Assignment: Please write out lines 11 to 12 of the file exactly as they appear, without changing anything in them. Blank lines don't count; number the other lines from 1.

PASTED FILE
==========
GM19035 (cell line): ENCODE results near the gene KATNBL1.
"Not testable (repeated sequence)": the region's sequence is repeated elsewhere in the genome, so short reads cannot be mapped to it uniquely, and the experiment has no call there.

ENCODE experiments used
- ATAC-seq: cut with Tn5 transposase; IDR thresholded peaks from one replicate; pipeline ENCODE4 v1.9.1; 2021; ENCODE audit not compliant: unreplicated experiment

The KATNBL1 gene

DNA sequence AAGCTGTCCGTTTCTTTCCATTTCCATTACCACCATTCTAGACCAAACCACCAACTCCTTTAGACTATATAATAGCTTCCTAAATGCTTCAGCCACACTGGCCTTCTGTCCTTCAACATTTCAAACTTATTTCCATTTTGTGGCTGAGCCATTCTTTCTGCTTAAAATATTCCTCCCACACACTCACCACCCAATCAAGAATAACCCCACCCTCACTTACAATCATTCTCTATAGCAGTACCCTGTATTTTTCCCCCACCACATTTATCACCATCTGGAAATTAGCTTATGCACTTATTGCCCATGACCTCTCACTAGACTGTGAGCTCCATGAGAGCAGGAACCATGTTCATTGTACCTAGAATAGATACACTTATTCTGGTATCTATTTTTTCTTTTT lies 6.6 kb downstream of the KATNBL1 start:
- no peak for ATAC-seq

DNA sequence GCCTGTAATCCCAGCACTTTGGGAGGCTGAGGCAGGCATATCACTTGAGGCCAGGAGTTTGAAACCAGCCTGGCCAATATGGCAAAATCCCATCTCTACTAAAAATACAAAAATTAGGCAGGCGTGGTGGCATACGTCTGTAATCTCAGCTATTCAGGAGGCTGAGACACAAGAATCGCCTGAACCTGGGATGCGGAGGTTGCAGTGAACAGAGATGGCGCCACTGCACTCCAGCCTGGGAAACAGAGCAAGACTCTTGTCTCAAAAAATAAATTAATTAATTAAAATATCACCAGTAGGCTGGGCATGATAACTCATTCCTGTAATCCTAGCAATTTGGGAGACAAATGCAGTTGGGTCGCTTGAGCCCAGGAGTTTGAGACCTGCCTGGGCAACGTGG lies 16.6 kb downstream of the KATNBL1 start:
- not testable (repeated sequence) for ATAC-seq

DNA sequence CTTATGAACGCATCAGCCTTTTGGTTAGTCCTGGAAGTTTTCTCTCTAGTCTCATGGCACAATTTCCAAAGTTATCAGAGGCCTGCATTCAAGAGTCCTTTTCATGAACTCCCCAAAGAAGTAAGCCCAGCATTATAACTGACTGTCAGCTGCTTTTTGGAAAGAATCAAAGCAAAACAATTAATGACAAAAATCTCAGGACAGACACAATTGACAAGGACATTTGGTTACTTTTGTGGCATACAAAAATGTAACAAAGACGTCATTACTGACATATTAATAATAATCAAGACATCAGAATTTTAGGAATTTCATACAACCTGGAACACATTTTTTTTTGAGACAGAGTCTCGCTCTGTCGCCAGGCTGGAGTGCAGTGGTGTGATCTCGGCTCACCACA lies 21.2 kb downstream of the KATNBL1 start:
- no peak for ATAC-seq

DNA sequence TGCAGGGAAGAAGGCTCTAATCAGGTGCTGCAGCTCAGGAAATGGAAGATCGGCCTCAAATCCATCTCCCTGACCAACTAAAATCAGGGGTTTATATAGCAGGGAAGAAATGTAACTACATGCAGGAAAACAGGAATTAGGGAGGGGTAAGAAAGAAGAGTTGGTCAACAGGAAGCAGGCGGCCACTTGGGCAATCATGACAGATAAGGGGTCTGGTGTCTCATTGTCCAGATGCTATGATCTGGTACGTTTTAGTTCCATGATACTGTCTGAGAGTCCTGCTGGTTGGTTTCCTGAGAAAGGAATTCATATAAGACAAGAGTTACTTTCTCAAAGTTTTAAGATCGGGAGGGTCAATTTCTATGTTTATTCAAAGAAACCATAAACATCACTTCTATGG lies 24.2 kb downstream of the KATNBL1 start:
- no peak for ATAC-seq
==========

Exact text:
- no peak for ATAC-seq

DNA sequence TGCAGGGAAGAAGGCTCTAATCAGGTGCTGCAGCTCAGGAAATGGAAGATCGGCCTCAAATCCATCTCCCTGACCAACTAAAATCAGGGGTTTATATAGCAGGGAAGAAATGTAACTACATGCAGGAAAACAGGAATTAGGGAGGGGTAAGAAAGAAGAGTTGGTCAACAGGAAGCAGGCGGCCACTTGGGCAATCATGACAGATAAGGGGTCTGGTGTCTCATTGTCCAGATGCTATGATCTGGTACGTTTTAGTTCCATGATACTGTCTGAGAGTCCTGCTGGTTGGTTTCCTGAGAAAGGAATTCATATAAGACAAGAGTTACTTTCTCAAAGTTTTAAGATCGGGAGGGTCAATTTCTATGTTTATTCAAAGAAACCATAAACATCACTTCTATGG lies 24.2 kb downstream of the KATNBL1 start: